Phoenician Cities

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Tyre

Tyre was a major Phoenician seaport from about 2000 BC onwards through the Roman period.

Tyre, built on an island and the neighbouring mainland, was probably originally founded as a colony of Sidon to the north and was mentioned in Egyptian records of the 14th century BC as being subject to Egypt. It became independent when Egyptian influence in Phoenicia declined and soon surpassed Sidon as a trade centre, developing commercial relations with all parts of the Mediterranean world. In the 9th century BC colonists from Tyre founded in northern Africa the city of Carthage, which later became Rome's principal rival in the West. The town is frequently mentioned in the Bible as having had close ties with Israel. Hiram, King of Tyre, furnished building materials for Solomon's Temple in Jerusalem (10th century), and the notorious Jezebel, wife of King Ahab, was the daughter of Ethbaal "King of Tyre and Sidon." In the 10th and 9th centuries Tyre probably enjoyed some primacy over the other cities of Phoenicia and was ruled by kings whose power was limited by a merchant oligarchy.

For a mosaic of the ethnic groups that form the peoples of the Middle East, click "Present." These ethnic groups are not all Arabs, as most people think.
A MUST SEE:
Photographic galleries of Phoenicia through the lens of Peter Brown, a Lithuanian/ Scottish American. Visit his site by clicking on the image of Tyre below.

For much of the 8th and 7th centuries the town was subject to Assyria, and in 585-573 it successfully withstood a prolonged siege by the Babylonian King Nebuchadrezzar II. Between 538 and 332 it was ruled by the Achaemenian Kings of Persia. In this period it lost its hegemony in Phoenicia but continued to flourish. Probably the most famous episode in the history of Tyre was its resistance to the army of the Macedonian conqueror, Alexander the Great, who took it after a seven-month siege in 332, using floating batteries and building a causeway to gain access to the island. After its capture, 10,000 of the inhabitants were put to death, and 30,000 were sold into slavery. Alexander's causeway, which was never removed, converted the island into a peninsula.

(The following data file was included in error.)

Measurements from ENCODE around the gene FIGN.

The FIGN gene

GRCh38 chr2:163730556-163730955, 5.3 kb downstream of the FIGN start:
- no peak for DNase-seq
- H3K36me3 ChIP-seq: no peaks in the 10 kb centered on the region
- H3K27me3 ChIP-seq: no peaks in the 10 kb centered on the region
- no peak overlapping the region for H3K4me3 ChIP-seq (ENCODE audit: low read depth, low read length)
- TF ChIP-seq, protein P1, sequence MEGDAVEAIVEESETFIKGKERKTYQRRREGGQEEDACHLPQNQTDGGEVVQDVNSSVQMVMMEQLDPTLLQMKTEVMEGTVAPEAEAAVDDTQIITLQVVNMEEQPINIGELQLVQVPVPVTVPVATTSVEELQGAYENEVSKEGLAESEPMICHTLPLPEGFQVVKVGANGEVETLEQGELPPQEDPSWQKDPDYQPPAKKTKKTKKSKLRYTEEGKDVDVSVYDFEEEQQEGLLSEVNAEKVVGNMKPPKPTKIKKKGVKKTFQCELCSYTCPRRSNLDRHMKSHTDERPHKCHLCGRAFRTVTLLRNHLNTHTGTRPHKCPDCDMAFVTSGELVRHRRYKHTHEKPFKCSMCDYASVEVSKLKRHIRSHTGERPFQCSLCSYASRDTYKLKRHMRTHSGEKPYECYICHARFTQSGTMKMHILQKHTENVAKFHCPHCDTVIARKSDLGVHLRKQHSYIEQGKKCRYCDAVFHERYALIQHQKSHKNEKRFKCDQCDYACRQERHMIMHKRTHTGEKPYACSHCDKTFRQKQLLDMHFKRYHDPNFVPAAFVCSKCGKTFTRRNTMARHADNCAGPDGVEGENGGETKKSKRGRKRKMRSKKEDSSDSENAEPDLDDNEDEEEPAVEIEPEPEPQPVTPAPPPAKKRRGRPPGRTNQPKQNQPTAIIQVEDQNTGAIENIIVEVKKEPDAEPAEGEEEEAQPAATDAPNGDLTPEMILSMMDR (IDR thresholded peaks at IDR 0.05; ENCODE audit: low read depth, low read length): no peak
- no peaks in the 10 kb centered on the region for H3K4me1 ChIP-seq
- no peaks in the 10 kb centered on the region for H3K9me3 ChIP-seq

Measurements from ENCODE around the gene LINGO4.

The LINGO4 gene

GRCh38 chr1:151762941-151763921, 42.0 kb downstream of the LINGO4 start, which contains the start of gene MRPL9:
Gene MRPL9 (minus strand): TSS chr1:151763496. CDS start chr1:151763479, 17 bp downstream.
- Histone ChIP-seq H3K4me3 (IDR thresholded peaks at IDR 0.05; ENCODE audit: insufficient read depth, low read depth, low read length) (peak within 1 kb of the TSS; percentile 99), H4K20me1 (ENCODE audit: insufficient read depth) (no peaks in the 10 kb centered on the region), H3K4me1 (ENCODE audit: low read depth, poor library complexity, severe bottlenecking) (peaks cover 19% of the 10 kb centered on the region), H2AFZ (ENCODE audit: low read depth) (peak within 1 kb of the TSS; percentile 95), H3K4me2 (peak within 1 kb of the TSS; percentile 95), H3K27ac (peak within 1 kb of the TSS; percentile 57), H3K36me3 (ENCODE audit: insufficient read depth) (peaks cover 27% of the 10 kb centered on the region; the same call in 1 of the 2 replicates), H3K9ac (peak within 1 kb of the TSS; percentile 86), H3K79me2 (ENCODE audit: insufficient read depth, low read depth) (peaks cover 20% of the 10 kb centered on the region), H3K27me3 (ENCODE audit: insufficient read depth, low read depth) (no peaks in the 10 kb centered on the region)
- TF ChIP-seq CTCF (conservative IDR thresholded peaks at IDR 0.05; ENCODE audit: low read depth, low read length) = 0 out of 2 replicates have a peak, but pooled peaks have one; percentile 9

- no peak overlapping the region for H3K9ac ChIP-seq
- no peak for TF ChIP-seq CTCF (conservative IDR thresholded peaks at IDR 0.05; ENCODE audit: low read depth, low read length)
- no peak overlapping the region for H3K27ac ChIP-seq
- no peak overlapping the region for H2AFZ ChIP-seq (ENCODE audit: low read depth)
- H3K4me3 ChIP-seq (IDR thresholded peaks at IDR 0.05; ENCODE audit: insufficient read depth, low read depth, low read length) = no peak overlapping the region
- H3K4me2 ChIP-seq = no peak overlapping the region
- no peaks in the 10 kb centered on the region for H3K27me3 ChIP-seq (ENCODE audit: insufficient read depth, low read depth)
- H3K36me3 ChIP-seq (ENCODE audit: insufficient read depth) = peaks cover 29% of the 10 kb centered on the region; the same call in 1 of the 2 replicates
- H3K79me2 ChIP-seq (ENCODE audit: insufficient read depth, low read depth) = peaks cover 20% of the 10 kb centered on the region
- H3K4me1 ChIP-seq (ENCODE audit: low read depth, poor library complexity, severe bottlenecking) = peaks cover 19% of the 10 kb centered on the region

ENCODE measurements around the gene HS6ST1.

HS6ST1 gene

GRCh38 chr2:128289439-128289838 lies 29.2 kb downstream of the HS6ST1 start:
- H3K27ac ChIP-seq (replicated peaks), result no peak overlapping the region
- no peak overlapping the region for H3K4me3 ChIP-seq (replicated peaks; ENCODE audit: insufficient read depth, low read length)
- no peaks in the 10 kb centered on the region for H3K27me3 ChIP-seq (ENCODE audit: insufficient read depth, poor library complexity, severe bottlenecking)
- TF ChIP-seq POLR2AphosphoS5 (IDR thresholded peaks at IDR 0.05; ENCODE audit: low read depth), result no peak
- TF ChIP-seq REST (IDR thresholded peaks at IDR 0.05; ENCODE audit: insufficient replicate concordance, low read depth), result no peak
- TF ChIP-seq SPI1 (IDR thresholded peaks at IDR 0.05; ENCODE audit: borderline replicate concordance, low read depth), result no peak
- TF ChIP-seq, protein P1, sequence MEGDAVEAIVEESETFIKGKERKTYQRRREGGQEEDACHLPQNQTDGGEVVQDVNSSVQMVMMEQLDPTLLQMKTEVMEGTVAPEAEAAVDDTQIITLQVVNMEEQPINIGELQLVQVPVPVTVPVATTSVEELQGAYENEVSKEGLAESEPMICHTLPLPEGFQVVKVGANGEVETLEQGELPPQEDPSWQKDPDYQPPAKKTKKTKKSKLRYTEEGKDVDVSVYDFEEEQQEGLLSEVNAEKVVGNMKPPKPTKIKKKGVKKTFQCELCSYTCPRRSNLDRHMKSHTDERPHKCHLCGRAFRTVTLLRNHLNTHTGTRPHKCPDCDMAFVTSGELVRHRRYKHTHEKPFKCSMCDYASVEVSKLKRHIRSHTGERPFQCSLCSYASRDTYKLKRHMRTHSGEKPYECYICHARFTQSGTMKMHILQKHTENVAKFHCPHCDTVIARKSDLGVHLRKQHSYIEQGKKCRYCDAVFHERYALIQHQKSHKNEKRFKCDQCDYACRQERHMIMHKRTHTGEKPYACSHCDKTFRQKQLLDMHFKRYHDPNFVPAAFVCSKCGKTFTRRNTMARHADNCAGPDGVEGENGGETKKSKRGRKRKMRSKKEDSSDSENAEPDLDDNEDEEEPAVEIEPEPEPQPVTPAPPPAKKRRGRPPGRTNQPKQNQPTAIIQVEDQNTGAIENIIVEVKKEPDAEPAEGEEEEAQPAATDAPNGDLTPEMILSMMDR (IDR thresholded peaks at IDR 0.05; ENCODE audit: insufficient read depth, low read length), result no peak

Tyre was subsequently under the influence of Ptolemaic Egypt and in 200 became part of the Hellenistic Seleucid kingdom; it finally came under Roman rule in 68 BC. It was often mentioned in the New Testament and was famous in Roman times for its silk products and for a purple dye extracted from snails of the genus Murex. By the 2nd century AD it had a sizable Christian community, and the Christian scholar Origen was buried there (c. 254). Under Muslim rule from 638 to 1124, Tyre grew prosperous as part of the kingdom of Jerusalem, a crusader state in the 12th and 13th centuries. The Holy Roman emperor Frederick I Barbarossa, who died on the Third Crusade, was buried in its cathedral (1190). Captured and destroyed by the Muslim Mamluks in 1291, the town never recovered its former importance.

The silted up harbour on the south side of the peninsula has been excavated by the French Institute for Archaeology in the Near East, but most of the remains of the Phoenician period still lie beneath the present town.

Tyre was built in ancient times on a small rocky island near the coast. In the 10th century BC, King Kiram of Tyre constructed two ports and a temple on the mainland sector of the city. This was the era when the famous industries of Phoenician glass and purple dye were developed.